Labour

Foreword: I wrote these updates in real time at various points during the labour and in the days afterwards. Posting them all together now following a typo check!

3am 23rd July:

Here I am in Kingston hospital! Currently lying in a bed at 3am supposedly trying to get some sleep, but there is kafuffle around me. A baby’s heart beat being monitored behind a curtain to my right, a delivered baby snuffling behind a curtain to my left, and a fellow preggo snoring the night away in front of me.

The story is my waters broke two days ago but I didn’t notice. It was such a subtle trickle and I was wearing a pad so it was disguised. It was only on a couple of occasions when I went for a wee, and I noticed it was a strange-ish colour, that I thought something might be up. I had been under the impression that once the waters break, contractions follow pretty soon afterwards. I’ve not really felt any contractions, even now. Just a dull ache like a period pain in my abdomen and some fleeting back pains earlier today. I Googled today and found lots of women saying very emphatically that if in doubt, call the hospital. If amniotic fluid leaks for more than 48 hours with no sign of labour the baby and mother can get infected.

I called the 24 hr maternity triage line, feeling silly because nothing significant had really happened to me, but I had an instinct. I explained my hunch, they told me to drive to the hospital and get it checked out. Once we’d arrived at around 12am, they performed something similar to a smear test to analyse the fluid, and low and behold – they confirmed my waters had broken. As a result I need to have my labour expedited with hormones. It also means I can’t go in the pool and have the water birth that I wanted, but I’m not too bothered about that now.

So I’m in some kind of interim ward waiting to go into the proper maternity ward and have my hormone drip put on. I’ve sent Jake home to sleep because tomorrow is the big day when labour will kick off.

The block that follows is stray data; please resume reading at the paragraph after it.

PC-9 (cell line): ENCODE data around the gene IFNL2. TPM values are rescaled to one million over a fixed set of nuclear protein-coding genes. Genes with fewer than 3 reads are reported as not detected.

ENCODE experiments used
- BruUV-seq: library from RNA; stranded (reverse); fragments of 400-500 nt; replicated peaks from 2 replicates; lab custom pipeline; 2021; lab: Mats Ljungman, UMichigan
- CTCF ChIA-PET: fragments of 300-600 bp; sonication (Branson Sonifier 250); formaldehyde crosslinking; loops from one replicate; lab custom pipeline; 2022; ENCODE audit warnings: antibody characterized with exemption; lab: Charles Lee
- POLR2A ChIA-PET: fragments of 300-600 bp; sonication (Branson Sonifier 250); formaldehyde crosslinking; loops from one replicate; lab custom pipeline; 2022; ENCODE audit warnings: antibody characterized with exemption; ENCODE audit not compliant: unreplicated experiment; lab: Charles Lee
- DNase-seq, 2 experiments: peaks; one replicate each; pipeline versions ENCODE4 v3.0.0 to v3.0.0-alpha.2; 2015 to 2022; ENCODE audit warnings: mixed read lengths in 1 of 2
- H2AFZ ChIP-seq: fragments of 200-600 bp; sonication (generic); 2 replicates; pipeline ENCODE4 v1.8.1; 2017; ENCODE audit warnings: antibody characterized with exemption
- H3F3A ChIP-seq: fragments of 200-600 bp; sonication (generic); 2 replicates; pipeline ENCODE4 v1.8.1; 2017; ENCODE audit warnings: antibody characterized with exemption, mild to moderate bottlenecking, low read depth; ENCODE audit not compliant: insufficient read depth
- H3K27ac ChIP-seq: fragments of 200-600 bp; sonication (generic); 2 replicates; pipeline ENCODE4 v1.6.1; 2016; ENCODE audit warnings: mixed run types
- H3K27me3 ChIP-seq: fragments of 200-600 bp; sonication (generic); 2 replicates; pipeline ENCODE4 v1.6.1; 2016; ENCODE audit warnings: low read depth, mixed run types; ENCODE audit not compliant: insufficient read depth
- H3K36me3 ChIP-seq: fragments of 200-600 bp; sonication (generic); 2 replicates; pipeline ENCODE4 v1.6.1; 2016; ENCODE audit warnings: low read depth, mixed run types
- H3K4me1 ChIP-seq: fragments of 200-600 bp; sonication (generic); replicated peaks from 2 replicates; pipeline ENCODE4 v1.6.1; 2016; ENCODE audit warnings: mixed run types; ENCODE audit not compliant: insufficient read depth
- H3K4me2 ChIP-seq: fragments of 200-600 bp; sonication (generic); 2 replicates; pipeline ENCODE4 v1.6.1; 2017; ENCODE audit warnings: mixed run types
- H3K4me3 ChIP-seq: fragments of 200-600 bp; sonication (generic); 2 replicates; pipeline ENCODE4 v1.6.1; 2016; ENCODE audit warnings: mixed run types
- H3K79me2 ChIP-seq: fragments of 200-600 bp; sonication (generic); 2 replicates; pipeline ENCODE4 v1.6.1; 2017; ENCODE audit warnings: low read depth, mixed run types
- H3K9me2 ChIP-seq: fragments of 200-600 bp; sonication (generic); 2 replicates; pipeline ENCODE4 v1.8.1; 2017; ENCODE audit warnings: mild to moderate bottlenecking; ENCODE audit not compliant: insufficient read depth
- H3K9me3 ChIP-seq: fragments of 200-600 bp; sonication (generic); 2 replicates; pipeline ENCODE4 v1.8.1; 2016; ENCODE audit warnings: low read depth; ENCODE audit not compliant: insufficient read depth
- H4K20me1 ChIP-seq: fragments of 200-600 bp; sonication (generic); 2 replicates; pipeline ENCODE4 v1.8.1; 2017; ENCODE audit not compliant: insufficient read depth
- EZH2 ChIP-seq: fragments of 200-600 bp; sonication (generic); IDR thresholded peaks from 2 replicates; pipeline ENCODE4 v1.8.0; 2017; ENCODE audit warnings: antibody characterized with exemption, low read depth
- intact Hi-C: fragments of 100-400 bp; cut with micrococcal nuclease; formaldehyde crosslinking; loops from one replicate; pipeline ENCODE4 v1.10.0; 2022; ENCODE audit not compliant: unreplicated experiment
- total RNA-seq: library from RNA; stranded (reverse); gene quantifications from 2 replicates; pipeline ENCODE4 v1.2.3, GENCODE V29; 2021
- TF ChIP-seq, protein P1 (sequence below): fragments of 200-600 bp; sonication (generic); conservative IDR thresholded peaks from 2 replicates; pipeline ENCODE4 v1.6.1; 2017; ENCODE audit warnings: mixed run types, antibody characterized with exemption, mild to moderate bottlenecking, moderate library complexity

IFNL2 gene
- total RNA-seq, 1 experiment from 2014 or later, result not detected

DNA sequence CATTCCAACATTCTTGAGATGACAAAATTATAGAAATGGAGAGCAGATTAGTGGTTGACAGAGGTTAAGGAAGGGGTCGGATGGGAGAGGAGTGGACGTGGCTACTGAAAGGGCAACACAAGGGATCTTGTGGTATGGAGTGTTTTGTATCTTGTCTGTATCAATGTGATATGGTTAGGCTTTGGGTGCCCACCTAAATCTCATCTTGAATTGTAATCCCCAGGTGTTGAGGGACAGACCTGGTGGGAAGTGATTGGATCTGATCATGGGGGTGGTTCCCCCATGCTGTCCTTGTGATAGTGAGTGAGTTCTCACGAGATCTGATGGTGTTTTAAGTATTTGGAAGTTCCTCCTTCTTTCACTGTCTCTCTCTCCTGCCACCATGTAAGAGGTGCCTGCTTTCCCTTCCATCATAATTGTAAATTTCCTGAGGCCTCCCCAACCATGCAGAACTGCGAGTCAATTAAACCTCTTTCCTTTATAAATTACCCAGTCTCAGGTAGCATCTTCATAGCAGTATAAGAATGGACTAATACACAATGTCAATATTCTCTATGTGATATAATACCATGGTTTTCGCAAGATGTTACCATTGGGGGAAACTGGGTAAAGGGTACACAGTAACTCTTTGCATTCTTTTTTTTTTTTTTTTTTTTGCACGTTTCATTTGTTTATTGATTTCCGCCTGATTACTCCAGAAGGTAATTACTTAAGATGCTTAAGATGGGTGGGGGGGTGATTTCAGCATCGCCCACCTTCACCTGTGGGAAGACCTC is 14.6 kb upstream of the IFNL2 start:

This is it!!!!!

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12pm 23rd July:

I’m still waiting to go onto the labour ward. Apparently it has been chocca block with women giving birth. Seems there is somewhat of a baby boom in Kingston at the moment.

I’m currently pumped with nerves and adrenaline because I’ve been told my bed is imminently ready. They tell me my blood pressure is a little high, which doesn’t surprise me at all! I’m listening to my hypnobirthing downloads in a bid to relax. It’s near 30 degrees C in the ward and there are no fans left so I’ve got no chance of sleep.

2:35am 24th July

I am sitting in a bed right now with Wilhelmina Rosalie (Willa) beside me – our healthy, beautiful baby – just over 8lbs and born at 8:23 earlier this evening.

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I am still shell shocked by what I’ve been through.

I sailed through early labour with a TENS machine, which works brilliantly for the early contractions. I was feeling pretty smug up to 2cm dilated at 6:30pm, and thought I had the whole thing down, what with my TENS and breathing technique – I was laughing and joking with Jake and the midwives. Then they gave me a second sweep and whacked up my dose of synthesised oxytocin and things went crazy from there. The contractions came very regularly and fast – causing exquisite pain, the level of which I have never encountered before. They started as a period pain sensation and built into something that shook the very core of me, making my abdomen and torso feel as though they were being torn apart.